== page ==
(Repeats story that originally ran on Aug. 30)
WASHINGTON, Aug. 30 The U.S. Food and Drug
Administration is weighing whether to allow a genetically
engineered Atlantic salmon to be the first such animal to be
sold as food. [ID:nN3090447] The fish is made by Aqua Bounty
Technologies Inc ABTX.L
The following are four other genetically engineered animals
in development or approved by the FDA.
University of Guelph scientists are awaiting word from the
FDA on their Enviropig, a type of Yorkshire pig with genes
altered to affect digestion. They hope it will be the second
FDA-approved genetically engineered food animal.
The pig is engineered with a mouse protein that affects its
saliva. The aim is to create more environmentally friendly
manure by reducing the amount of phosphorous the pig excretes
after eating cereal grain. Phosphorous can leach into waterways
and increase the amount of fish-killing algae.
MAD COW RESISTANT CATTLE
Hematech Inc in Sioux Falls, South Dakota, is developing
cows that are resistant to "mad cow" disease (bovine spongiform
Called TC Bovine, the cows could help researchers develop
treatments for some human illnesses, according to Hematech,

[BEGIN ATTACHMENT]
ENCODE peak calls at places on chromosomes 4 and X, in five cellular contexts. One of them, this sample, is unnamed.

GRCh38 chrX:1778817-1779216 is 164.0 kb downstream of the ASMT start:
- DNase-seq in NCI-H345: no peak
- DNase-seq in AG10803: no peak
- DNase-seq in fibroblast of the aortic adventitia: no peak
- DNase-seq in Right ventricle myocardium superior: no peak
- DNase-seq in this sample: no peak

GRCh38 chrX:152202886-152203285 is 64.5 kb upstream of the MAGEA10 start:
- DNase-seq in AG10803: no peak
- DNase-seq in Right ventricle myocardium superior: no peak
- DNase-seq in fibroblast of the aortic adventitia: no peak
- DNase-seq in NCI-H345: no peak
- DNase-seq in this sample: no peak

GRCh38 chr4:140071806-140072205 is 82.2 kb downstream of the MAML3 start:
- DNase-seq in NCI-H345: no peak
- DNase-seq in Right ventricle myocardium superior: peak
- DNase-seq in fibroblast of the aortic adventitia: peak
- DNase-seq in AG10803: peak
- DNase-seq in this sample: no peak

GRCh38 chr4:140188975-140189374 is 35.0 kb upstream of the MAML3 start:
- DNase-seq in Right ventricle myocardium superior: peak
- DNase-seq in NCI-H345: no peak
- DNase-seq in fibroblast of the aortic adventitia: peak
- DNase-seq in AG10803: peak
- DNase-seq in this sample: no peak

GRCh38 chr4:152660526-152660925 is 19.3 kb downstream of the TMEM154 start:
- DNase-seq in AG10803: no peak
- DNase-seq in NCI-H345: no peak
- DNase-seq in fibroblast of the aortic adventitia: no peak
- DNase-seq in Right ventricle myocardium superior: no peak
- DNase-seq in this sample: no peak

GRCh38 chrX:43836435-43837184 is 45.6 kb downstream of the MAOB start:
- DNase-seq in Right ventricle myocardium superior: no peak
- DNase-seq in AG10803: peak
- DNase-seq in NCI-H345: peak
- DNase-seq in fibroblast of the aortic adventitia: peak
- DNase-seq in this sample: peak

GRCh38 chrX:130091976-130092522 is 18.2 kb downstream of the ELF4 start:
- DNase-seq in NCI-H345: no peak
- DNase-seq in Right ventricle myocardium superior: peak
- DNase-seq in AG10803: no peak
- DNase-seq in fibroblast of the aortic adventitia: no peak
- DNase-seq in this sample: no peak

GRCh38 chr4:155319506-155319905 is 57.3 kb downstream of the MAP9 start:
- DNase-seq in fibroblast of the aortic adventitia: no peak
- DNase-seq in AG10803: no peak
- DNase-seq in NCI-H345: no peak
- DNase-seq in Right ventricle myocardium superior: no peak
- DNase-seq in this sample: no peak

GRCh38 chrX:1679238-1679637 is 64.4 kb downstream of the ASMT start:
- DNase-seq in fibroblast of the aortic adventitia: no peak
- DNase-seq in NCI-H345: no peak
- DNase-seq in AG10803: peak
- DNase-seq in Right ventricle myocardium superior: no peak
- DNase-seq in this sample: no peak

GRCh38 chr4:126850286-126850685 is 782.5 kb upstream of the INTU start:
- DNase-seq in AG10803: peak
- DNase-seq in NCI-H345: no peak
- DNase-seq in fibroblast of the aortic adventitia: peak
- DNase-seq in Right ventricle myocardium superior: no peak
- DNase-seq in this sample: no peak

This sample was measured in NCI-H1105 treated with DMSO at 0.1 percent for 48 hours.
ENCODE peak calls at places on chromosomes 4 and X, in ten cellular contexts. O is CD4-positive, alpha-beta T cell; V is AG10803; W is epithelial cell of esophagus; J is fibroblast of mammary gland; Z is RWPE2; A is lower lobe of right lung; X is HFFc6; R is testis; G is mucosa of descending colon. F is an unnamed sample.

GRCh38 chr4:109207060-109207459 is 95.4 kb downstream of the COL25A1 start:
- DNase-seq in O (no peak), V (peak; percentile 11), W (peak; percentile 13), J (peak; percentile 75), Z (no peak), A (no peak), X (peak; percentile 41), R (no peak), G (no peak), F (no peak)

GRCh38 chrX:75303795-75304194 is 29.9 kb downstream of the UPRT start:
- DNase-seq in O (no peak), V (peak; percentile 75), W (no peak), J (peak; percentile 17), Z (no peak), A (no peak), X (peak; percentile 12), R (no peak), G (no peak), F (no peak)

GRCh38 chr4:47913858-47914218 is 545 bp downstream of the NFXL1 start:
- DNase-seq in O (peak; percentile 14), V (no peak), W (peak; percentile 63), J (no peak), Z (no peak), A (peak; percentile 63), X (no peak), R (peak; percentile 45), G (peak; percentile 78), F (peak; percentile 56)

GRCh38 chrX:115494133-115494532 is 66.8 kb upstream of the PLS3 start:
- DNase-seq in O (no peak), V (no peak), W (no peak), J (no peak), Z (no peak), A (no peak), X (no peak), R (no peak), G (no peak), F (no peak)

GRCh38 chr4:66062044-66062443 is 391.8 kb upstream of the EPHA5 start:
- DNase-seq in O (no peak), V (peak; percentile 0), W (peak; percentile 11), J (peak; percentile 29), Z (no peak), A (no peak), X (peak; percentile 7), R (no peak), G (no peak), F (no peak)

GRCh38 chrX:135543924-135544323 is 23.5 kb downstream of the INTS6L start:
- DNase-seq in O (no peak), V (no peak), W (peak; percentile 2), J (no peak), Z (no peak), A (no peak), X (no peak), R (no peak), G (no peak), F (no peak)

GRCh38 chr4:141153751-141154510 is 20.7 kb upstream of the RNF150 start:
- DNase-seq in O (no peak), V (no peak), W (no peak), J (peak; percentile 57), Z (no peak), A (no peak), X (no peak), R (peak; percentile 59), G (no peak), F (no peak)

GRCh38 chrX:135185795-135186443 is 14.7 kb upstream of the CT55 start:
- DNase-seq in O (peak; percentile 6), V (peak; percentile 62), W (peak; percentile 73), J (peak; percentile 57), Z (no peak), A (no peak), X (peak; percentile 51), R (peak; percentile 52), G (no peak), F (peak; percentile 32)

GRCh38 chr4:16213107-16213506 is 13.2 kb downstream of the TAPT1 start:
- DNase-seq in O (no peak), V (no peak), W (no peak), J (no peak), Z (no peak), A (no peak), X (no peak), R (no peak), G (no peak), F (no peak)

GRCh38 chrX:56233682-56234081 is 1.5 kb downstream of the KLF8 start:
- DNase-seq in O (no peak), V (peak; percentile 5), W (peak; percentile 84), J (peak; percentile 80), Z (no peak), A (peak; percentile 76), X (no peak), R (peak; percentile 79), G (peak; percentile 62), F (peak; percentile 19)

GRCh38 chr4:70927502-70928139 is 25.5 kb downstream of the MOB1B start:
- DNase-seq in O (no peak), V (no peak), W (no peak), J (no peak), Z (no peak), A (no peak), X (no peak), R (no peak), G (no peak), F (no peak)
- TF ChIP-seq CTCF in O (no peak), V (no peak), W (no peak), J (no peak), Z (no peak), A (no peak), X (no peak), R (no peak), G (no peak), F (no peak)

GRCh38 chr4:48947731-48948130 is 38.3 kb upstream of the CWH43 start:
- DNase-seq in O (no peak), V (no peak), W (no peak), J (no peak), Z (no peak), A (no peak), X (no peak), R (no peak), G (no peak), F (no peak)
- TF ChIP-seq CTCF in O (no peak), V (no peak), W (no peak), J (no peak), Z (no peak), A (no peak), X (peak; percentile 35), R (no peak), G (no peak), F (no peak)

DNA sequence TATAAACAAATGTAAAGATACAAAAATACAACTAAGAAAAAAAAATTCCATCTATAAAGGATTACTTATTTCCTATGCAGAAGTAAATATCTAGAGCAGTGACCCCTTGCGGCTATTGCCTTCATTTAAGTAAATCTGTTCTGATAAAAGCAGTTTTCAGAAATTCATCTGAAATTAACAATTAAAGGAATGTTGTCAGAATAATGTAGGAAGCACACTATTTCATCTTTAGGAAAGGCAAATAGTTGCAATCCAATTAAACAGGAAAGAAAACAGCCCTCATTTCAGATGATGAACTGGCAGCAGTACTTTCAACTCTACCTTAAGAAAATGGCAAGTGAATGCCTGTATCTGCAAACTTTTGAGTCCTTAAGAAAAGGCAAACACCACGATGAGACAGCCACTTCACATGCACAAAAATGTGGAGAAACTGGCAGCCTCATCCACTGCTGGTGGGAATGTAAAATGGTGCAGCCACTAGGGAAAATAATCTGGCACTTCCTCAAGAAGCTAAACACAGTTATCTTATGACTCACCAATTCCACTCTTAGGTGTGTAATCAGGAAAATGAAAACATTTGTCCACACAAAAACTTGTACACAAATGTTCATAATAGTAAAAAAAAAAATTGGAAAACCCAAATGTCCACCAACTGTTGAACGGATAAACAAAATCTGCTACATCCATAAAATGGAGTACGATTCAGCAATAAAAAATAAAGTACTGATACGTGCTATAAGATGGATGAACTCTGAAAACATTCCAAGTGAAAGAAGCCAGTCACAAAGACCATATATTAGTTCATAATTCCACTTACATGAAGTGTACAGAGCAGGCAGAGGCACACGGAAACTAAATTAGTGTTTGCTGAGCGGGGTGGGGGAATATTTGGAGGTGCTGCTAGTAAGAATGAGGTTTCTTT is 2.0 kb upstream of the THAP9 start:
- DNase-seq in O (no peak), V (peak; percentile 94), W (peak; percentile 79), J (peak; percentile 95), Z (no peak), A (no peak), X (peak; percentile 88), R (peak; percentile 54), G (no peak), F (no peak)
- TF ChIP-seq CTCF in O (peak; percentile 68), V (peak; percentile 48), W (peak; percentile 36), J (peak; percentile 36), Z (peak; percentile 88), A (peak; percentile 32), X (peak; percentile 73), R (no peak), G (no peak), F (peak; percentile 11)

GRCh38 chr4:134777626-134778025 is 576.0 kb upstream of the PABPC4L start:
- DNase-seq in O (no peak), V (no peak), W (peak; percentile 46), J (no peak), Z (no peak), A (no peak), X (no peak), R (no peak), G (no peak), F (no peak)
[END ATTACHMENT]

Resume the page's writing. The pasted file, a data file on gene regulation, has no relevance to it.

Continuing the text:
which has said the cow could be a food source.
Researchers said they developed the cow by "knocking out"
the prion protein gene that can trigger "mad cow" disease.
Hematech is a subsidiary of Kirin Holdings Co Ltd's
(2503.T) Kyowa Hakko Kirin Company.
In February 2009, the FDA approved GTC Biotherapeutics
Inc's GTCB.OB modified goats used to produce an anti-clotting
therapy for people with a rare disorder called hereditary
antithrombin deficiency. The drug, Atryn, is made with human
protein from female goats bred to express it in their milk.
The company, in Framingham, Massachusetts, has said its
roughly 200 goats are bred using cells injected with human DNA.
The drug is licensed in the United States to Lundbeck Inc
In December 2003, the FDA said there was no reason for it
to regulate the GloFish, a zebra danio fish genetically altered
with fluorescent colors, because it was not intended for food
and posed no environmental threat.
The fish was originally developed to help detect polluted
waterways using a fluorescent protein gene that occurs
naturally in other marine organisms, according to Yorktown
The company sells the fish nationwide except in California,
which required a formal environmental study that Yorktown said
was too expensive.
(Reporting by Susan Heavey; Editing by Ilaina Jonas)